Virginia's brand is forcing opponents to play uncomfortable. No. 10 Duke men's basketball flipped that script Saturday

Tyrese Proctor slams the ball down with one hand during Duke's Saturday night obliteration of Virginia.
Tyrese Proctor slams the ball down with one hand during Duke's Saturday night obliteration of Virginia.

Over the past 10 or so years, Virginia has been the last team you would expect to have an everything-goes-according-to-plan kind of game against. Not just fortunately, but by design, No. 10 Duke crafted one of those nights with a 73-48 win Saturday.

In the Cavaliers, the Blue Devils welcomed a traditional conference foe which has given Duke all sorts of trouble, with last season a showcase of both Virginia’s grit and Duke’s resilience. The story is retold often in Durham: Virginia kept Kyle Filipowski scoreless in their meeting in Charlottesville, Va., before the Blue Devils went on a 10-game win streak which led to the summit — an ACC tournament victory against the same Virginia squad. And in all but two games in the rivalry series since 2011 the Cavaliers held the Blue Devils to under 70 points.

That’s just what they do. The famous pack-line defense which helped Virginia win a national championship in 2019 keeps teams on their toes while operating in a drowsy yet discombobulated game. But after Saturday night, Duke thinks it has reset the standard.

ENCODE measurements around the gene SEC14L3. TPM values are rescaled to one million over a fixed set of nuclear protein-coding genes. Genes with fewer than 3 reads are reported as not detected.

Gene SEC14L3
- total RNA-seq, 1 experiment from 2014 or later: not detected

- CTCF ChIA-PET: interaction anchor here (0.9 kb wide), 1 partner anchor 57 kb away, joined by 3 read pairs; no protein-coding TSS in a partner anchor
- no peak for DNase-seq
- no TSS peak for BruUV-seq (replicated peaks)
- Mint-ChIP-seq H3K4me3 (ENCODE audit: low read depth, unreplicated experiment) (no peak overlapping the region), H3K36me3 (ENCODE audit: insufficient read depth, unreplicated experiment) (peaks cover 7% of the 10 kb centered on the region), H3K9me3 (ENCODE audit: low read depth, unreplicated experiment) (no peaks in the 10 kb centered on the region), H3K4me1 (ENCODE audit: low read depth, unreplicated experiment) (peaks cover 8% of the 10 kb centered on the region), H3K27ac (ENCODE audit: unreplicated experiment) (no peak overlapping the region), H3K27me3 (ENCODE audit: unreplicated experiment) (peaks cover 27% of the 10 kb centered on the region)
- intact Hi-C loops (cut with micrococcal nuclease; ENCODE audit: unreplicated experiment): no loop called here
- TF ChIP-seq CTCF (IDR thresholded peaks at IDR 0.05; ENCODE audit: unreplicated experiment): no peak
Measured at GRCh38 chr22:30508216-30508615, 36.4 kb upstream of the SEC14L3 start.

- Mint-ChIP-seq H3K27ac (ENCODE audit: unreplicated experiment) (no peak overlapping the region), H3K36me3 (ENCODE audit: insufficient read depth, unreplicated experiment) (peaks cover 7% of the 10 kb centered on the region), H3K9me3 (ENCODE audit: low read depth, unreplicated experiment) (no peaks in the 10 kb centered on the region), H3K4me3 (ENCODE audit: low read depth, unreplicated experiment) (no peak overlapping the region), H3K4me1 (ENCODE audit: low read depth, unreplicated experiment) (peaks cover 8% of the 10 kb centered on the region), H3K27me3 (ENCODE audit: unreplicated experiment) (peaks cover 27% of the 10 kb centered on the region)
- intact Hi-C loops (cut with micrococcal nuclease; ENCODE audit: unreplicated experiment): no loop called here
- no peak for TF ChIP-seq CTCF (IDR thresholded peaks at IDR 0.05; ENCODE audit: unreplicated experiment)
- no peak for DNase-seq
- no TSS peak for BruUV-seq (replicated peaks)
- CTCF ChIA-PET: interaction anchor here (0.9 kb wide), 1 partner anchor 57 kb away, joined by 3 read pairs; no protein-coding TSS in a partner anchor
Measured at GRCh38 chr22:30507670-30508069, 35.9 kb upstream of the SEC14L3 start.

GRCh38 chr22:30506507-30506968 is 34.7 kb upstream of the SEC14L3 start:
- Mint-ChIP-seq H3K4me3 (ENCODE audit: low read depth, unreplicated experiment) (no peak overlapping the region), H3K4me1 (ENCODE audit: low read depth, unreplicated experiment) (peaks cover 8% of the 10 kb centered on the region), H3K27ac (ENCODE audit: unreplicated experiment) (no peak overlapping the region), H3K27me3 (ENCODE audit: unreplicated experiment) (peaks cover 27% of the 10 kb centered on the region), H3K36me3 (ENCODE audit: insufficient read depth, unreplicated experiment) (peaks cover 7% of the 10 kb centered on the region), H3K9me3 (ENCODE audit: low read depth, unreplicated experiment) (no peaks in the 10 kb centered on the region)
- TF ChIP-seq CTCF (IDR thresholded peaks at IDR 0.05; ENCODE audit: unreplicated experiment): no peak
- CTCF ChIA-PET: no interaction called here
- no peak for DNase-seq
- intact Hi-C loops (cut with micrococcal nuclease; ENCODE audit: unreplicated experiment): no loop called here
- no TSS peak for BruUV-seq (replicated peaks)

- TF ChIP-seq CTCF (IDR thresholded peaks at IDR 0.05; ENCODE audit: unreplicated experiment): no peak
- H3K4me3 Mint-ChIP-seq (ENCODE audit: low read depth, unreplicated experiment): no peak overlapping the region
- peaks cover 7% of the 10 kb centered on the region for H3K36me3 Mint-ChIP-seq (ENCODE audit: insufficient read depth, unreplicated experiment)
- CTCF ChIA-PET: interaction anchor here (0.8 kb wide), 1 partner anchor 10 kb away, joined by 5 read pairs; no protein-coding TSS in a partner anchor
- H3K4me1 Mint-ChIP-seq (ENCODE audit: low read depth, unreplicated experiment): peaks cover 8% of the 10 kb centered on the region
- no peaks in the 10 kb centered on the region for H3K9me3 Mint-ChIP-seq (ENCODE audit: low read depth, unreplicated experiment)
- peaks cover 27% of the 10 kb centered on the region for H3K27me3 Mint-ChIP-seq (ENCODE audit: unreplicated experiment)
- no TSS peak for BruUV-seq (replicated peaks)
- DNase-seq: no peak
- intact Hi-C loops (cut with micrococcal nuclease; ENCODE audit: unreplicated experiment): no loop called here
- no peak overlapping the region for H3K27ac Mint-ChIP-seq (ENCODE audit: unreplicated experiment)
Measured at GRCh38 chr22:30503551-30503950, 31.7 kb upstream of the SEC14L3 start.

“The first four minutes.”

That is how long it took senior guard Jeremy Roach to know the Blue Devils were going to play the game their way. 

“This could get ugly quick,” he said.

Virginia’s Jacob Groves started things off with a midrange jumper, which he used as an opportunity to try to quiet down Cameron Indoor Stadium. Instead, he had all but silenced his team’s offensive flow, leading to a 33-9 Duke run over the next 13 minutes. Second-chance points, steals, blocks — you name it, the Blue Devils got it. 

But instead of getting caught up in Virginia’s typically smothering defensive sets, the Blue Devils knew they had the matchups to take their guests one-on-one, most notably by utilizing Filipowski’s size and red-hot first-half shooting from the Blue Devils’ returners. 

“They're a really different team on what they show us,” Filipowski said. “And we did have to adapt to that a little bit, but ultimately, it's just us playing the way we've been playing.”

Filipowski, Mark Mitchell and Tyrese Proctor combined for 30 points on 12-for-17 shooting while Roach picked up three assists and did an impeccable job of keeping Virginia to just 23.1% shooting in the first half. While it was a show of dominance on both ends, the players behind it should be a surprise to no one — the guys who have seen this Virginia team before were the commanders of the mission to dismantle it.

“It's gonna be hard for them to get back in the game because they got to change how they play and their style,” Mitchell said of Duke’s early punch.